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Old 01-02-2016, 10:27   #91
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Re: Hank On or Furling Head Sails

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Originally Posted by Jim Cate View Post
Deck sweepers have some minor performance perks, but we are talking cruising here, aren't we? These sails also have some serious drawbacks, such as hugely impairing forward visibility and chafing on the lifelines and stanchions . Dunno about your boat, but we don't have a bowman checking traffic or skirting the genoa whilst cruising...

jim
Yep
Personally I would probably go hank on up to 32 ft boat, but much above that I'd go furling. Big sails are a lot of work to wrestle around!
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Old 01-02-2016, 11:20   #92
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Re: Hank On or Furling Head Sails

Ok Paul, I got a pulpit for you! But these days around here you'd probably rather have warm beer and bangers.
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Old 01-02-2016, 11:42   #93
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Re: Hank On or Furling Head Sails

We had never liked roller furling and never trusted it. I think that was an opinion formed early on in our sailing years when roller furling was perhaps not as reliable as it is now, and none of the other cruising "old timers" that we followed and admired had it or thought well of it. We have purchased 3 boats that had it and quickly removed it from each one of them. When we removed the furler from our Cape Dory 28 we were actually able to track down a former owner that had the original jib boom and that was a pretty good arrangement for that boat. At least we had a jib we could reef.

However....that was then, this is now. Our Cape Dory 33 came with roller furling but we knew we were going to completely re-rig and the furling unit was original, 33 years old and past it's life span, so we found ourselves once again considering the roller furling issue. To be honest we went back and forth about it for over a year. It wasn't until we were actually ready to place the order for our rigging and our sails that we finally made our decision.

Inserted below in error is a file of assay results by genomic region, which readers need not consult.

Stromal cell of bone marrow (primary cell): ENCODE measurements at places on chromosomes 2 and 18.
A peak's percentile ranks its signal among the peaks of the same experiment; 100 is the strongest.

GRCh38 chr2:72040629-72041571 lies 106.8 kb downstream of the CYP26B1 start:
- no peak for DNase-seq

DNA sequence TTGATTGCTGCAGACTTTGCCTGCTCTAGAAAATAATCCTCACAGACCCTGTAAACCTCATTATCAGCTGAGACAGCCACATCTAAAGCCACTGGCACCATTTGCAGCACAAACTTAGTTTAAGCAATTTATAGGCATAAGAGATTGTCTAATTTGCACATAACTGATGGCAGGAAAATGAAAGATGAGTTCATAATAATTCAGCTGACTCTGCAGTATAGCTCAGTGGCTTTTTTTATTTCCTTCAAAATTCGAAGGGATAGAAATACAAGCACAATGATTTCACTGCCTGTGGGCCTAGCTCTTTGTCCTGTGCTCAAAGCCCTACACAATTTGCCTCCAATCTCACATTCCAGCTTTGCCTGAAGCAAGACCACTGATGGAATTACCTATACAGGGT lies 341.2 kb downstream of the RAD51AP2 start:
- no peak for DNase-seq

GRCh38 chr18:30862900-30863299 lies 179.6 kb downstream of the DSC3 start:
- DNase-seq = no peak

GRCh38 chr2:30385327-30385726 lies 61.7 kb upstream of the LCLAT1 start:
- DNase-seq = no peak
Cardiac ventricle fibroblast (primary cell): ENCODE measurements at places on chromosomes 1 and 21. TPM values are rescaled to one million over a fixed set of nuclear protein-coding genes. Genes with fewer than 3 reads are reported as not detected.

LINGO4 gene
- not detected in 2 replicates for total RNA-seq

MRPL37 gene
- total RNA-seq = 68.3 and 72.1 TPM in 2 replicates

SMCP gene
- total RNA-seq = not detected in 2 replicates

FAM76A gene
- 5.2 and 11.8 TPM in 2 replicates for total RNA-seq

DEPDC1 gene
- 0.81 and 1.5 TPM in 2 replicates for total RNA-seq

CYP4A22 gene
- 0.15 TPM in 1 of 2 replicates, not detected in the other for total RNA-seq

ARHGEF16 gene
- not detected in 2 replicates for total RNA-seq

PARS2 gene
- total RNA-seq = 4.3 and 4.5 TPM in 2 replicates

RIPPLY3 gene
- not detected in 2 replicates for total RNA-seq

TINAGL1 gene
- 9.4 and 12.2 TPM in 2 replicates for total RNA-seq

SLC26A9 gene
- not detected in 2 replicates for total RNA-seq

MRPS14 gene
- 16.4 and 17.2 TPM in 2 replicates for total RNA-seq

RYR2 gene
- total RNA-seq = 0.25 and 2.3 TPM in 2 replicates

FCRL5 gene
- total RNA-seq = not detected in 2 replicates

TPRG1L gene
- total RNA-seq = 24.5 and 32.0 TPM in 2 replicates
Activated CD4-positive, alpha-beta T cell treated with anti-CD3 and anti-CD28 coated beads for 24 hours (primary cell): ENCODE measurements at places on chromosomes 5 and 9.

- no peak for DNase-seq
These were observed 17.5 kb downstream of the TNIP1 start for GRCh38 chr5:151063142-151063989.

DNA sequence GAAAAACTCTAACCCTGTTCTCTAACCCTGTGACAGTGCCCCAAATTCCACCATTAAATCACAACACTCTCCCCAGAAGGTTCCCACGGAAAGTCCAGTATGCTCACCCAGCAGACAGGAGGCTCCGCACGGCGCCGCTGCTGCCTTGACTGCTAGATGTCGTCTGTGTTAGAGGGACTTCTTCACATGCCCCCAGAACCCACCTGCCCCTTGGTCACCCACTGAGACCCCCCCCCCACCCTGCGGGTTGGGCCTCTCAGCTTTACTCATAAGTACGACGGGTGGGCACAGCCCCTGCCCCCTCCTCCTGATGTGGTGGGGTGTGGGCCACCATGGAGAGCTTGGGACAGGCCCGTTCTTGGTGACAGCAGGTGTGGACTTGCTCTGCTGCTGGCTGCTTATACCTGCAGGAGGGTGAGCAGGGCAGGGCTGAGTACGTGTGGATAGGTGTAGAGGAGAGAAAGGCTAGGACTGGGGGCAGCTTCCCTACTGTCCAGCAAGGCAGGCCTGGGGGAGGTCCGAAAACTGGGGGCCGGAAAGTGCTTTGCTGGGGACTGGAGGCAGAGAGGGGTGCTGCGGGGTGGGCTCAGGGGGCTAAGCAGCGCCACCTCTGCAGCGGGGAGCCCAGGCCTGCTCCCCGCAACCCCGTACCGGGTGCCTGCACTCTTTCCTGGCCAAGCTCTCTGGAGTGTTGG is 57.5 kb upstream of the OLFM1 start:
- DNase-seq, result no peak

Our first inclination was to remove it and go to hank on sails, as we always had in the past. As a bonus, a simple forestay and hank on sail would have saved us a sizable amount of money. We have a friend, our age, also with a Cape Dory 33, who uses hank-ons and seems to have no problems, yet. But the reality is that we are starting out cruising fairly late in the game. I will be 62 (and have mild relapsing/remitting MS), my husband will be 66. Neither of us is as strong or agile as we used to be, and I have some minor balance issues, sometimes not so minor. The more people we talked to, especially people our own age, the more convinced we became that, although we might be okay with the hank-ons for awhile, the trips to the foredeck in rough seas may start to take their toll, and could potentially contribute to us not enjoying the cruising life as much as we might if things were a bit less challenging or even dangerous. We're willing to make whatever adaptations we need to in order to prevent that happening. As far as failures go, at this stage of the game any failure is more likely to be a human one rather than the gear. Our cruising plans are much more sedate than many here, as we plan on keeping close to shore and will always have the luxury of waiting for ideal weather, but we have seen a day turn unexpectedly snotty even right here in the Chesapeake. Some may welcome that challenge, but it's not about that for us.

So we are installing a Harken Unit 1 with a leg to raise it up off the deck 11" or so I think. One of the things we noticed with the original furling unit is that it made access to the ground tackle difficult. This will clear access to the anchor roller and also give us visibility below the sail. Our boat is notorious for being over canvassed in the first place so we only plan to go with a 115-120% jib. With a padded luff we shouldn't find ourselves sailing too often with bad sail form. Or at least that's the consensus we came to with our sailmaker. We plan to add a cruising gennaker at some point for light air. Unless our cruising plans change to include offshore passages we aren't too concerned about a storm sail at this point. Since we'll know the weather is coming we'll most likely be sitting in the marina watching it through the ports.